- Phone: (573) 882-3346
- E-mail: email@example.com
The University of Missouri System’s Entrepreneur Quest Student Accelerator program allows student entrepreneurs to jump start their business ideas
COLUMBIA, Mo. – Applause filled the virtual chatroom as the top three student teams were announced at this year’s University of Missouri System Entrepreneur Quest (EQ) Student Accelerator pitch competition.
The competition, now in its second year, allows students from all four UM universities — University of Missouri-Columbia, University of Missouri-Kansas City, Missouri University of Science and Technology and University of Missouri-St. Louis — to work together while also competing against one another to advance their business venture ideas. This year’s competition was held by video conferencing tools due to social distancing restrictions during the COVID-19 pandemic.
“This competition is very important for all of us, especially to our students, because it fosters entrepreneurship and innovation,” UM System President Mun Choi said. “There are no winners and losers. These finalists are all very talented and their hard work and ambition will have an incredible impact not only to their own professional development, but also to our society.”
The top three student teams had achieved the program’s final step, which started last fall when they were among the students selected by their respective UM universities to join this year’s program. To get to this point, these students have pitched their business ventures in front of four different groups of business professionals, much like on the television series, “Shark Tank.”
“This is the highest quality of finalists I’ve seen in probably a dozen of these competitions,” said final round competition judge Chad Troutwine, an MU alumnus and technology entrepreneur.
Drew Patel, a sophomore computer science major at MU from Springfield, Missouri, took home first place for his startup business, Pollinate. Pollinate aims to better e-commerce delivery services in emerging economies like Nairobi, Kenya, by allowing customers to pick up their packages at neighborhood market stalls through an on-demand delivery platform.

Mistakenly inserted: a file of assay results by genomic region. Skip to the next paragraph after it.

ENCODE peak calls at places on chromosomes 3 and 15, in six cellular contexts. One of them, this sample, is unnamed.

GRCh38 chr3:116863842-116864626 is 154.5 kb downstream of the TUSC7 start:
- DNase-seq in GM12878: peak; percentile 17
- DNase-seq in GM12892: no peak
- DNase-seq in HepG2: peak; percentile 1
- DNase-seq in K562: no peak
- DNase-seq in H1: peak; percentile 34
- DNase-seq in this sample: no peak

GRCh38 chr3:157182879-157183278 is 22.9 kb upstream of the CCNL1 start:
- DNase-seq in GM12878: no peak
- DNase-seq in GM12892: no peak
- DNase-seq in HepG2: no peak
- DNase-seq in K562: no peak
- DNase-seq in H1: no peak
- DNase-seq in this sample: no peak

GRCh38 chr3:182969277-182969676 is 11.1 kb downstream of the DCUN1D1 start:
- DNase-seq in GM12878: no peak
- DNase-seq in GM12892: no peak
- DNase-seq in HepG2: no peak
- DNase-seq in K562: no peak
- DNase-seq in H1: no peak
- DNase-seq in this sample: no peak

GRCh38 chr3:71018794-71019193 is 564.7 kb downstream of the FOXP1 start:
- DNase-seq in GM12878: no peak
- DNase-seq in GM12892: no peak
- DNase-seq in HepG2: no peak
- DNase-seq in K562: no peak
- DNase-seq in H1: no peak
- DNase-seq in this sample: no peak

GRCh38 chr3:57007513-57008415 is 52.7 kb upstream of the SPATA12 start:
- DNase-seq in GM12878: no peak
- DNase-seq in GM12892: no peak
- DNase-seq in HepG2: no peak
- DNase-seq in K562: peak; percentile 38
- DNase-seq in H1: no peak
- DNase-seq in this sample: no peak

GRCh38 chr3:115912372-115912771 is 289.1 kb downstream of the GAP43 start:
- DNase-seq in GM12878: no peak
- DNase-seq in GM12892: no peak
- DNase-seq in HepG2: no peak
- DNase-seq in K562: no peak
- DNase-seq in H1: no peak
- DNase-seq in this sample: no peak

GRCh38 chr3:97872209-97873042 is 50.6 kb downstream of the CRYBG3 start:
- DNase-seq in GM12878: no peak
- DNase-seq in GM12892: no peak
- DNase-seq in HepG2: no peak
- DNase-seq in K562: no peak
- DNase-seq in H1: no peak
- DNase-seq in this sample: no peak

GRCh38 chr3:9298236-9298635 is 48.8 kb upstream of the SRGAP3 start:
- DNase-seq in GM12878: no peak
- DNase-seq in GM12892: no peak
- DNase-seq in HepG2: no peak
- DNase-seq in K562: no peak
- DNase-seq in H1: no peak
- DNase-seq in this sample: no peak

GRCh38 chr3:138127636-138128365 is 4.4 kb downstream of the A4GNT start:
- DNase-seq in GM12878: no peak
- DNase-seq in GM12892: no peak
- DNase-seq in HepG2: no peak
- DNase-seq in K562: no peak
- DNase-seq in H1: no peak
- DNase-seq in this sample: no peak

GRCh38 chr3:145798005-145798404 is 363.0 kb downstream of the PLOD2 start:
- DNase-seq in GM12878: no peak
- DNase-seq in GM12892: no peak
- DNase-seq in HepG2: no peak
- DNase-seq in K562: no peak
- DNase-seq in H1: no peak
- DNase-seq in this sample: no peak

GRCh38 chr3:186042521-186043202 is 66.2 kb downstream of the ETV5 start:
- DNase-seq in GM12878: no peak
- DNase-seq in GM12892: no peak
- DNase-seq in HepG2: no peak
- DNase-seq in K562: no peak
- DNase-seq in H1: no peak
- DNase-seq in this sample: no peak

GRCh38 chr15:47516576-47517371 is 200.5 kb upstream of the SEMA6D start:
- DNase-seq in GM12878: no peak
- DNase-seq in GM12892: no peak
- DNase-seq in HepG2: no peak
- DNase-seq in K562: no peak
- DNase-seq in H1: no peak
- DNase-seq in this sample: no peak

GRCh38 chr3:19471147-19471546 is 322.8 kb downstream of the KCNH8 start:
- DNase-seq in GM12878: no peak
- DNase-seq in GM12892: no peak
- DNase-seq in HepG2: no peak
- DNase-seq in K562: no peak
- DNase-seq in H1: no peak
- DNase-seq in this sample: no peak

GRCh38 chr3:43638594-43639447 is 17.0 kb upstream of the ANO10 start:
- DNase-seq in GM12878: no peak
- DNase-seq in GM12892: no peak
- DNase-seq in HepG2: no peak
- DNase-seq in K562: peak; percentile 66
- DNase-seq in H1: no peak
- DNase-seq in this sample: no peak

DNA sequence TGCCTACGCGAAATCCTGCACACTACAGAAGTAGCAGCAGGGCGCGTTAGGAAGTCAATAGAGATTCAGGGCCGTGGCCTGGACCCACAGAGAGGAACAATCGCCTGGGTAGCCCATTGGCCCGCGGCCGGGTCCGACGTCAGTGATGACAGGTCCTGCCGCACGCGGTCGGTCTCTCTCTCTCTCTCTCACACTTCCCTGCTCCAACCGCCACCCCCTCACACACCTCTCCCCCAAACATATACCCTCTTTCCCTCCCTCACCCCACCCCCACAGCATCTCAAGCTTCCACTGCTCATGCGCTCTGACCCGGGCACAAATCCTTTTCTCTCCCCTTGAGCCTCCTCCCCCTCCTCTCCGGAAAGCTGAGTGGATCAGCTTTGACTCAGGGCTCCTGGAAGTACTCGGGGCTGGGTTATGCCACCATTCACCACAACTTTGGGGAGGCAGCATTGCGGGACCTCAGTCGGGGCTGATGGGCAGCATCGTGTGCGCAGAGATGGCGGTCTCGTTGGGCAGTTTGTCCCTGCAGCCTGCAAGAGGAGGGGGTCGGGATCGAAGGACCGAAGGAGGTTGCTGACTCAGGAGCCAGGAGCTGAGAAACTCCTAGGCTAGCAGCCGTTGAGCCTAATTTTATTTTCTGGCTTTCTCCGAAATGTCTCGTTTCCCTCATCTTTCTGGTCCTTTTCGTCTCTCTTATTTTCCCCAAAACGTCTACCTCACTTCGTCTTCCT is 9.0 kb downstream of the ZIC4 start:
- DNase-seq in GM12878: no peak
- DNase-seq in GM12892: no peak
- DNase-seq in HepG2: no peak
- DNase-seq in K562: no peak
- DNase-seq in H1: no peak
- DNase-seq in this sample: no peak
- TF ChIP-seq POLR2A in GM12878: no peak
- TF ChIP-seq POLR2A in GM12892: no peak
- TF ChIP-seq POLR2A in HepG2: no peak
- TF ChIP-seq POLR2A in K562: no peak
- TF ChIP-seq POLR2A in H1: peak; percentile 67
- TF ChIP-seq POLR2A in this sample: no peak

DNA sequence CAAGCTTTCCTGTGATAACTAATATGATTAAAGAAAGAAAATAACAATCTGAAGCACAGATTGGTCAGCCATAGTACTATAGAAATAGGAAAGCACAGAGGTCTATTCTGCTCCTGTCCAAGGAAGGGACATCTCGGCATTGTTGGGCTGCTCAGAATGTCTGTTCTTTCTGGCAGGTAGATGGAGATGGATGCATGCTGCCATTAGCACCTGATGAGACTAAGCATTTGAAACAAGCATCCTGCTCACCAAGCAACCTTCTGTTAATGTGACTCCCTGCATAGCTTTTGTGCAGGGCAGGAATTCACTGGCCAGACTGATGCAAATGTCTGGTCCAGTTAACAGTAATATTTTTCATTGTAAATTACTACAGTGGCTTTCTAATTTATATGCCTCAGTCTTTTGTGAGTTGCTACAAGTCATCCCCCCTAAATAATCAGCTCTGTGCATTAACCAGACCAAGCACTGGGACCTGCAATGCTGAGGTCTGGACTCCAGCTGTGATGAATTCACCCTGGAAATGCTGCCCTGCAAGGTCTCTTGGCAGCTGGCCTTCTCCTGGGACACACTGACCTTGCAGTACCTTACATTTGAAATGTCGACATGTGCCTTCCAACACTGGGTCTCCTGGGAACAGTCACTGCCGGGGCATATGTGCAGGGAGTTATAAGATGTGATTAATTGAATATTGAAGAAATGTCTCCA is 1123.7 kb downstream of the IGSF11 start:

“Many people love to fetishize entrepreneurship and the wealth that comes with it, but that’s the wrong way to think,” Patel said. “Focus on targeting real problems in the real world and attempt to positively change people’s lives.”
Second place was awarded to Vanessa Mahan, a senior biological sciences major at Missouri S&T, whose Bionic Bowel, a bioactive glass pill, aims to help over 3 million people who have Crohn’s disease, an inflammatory bowel disease. Mahan, a Kansas City native, encourages other young entrepreneurs to not give up on their ideas.
“Not everyone is going to like your idea, but that just means you're not talking to the right people or the right market,” Mahan said. “There's a market for everything, and you just have to find it.”
Fahad Qureshi’s Vest Heroes aims to help health care workers with its improved operating room system that improves medical professionals’ lead vests to allow them to maneuver easier while still protecting them from radiation. Qureshi, a third-year medical student at UMKC and Glenview, Illinois-native, took third place. He encourages other young entrepreneurs to believe in themselves.
“If you know you have a good idea, make sure you believe in yourself when no one else will, so that you can reap the fruits of that idea when no one else can,” Qureshi said.
Promoting entrepreneurial spirit
The systemwide competition began last fall when representatives from MU, UMKC, Missouri S&T and UMSL each selected students from a pool of applicants. These students pitched their business ventures in front of business professionals for a chance at being selected as a semifinalist. The semifinalists spent eight weeks researching, developing and testing their business ideas. At the end of the eight weeks, the semifinalists at each university pitched to business professionals for a chance at being selected as one of the top three finalists at each university to compete in the systemwide competition.
Editor’s Note: For more on this story, please see: EQ Student Accelerator: Fueling student ambitions